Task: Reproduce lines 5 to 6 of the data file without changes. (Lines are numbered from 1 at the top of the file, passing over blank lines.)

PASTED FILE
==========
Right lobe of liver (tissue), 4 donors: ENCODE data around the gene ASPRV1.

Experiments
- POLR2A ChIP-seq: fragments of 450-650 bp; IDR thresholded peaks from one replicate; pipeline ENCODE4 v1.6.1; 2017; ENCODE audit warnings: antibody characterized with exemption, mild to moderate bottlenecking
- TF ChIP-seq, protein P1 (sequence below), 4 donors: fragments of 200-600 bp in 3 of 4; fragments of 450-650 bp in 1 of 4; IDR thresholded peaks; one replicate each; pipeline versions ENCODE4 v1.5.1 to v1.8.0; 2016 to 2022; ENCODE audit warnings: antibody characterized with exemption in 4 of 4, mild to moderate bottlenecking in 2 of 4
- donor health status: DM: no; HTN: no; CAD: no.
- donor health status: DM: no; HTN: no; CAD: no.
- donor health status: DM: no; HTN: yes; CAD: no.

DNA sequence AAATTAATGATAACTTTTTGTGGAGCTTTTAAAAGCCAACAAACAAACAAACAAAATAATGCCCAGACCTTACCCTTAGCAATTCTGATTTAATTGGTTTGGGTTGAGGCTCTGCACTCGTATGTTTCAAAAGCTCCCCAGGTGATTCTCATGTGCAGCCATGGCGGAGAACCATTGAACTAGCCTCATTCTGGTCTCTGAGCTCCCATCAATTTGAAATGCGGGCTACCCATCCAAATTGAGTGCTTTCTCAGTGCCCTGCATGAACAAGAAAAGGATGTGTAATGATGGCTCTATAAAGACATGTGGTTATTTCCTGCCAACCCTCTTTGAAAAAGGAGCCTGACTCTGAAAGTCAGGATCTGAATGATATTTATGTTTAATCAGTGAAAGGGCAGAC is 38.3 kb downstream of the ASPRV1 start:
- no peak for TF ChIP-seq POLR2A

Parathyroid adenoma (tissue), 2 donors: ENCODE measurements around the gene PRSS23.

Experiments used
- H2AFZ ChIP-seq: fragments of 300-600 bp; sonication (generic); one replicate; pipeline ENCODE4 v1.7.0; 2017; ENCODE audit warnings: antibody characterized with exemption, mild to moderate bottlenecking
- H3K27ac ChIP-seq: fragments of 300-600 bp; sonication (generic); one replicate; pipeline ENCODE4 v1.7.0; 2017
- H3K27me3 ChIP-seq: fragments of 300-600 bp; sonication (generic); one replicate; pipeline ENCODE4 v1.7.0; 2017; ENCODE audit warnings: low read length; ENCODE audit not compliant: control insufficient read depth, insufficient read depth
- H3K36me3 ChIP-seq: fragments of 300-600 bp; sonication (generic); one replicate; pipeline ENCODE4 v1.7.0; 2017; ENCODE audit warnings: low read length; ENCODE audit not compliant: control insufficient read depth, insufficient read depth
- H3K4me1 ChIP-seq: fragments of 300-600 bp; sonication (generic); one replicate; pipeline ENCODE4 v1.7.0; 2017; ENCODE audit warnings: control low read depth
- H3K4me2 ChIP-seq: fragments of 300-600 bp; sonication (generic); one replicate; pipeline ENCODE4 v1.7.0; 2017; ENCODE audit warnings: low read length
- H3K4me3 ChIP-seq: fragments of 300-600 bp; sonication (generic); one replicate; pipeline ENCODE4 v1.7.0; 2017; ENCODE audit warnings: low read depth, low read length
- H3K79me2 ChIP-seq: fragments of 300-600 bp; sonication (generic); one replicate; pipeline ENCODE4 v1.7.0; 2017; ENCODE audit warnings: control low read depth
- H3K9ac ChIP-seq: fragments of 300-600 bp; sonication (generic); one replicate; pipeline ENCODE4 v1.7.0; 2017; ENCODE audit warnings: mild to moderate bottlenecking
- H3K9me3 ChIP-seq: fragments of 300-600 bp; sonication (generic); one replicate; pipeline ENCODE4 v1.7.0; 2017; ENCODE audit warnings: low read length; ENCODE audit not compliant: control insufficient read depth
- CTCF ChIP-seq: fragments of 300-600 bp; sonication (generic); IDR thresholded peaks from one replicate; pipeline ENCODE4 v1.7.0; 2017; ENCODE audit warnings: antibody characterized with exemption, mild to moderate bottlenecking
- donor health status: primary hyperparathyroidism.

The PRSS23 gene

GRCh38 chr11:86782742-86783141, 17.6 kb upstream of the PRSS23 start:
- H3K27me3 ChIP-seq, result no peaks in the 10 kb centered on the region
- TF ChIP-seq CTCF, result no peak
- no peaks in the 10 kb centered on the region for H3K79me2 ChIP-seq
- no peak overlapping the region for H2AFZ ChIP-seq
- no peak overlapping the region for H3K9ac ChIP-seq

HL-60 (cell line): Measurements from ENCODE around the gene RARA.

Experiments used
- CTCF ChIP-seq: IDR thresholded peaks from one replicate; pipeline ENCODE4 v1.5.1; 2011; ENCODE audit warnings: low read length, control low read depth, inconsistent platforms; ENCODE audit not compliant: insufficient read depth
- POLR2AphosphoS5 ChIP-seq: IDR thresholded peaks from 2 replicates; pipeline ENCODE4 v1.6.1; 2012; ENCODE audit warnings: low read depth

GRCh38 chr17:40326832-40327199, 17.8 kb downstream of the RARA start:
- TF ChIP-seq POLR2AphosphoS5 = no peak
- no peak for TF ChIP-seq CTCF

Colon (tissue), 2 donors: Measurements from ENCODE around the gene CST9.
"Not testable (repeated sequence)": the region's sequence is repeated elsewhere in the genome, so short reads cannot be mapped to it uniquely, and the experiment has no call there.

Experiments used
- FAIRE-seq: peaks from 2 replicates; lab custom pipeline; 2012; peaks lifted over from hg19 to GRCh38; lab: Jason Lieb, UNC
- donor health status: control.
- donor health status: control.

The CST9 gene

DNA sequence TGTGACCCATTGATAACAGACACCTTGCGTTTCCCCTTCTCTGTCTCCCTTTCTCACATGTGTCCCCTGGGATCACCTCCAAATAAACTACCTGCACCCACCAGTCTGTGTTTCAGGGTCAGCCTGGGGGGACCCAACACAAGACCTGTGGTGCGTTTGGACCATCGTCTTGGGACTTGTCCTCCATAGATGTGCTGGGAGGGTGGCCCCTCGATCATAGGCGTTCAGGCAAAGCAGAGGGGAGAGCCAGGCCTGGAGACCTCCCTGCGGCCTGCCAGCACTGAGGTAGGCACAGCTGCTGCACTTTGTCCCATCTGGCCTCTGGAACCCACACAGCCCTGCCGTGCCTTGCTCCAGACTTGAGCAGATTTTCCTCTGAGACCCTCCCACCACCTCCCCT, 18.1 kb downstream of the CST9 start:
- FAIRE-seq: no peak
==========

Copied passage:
- donor health status: DM: no; HTN: no; CAD: no.
- donor health status: DM: no; HTN: no; CAD: no.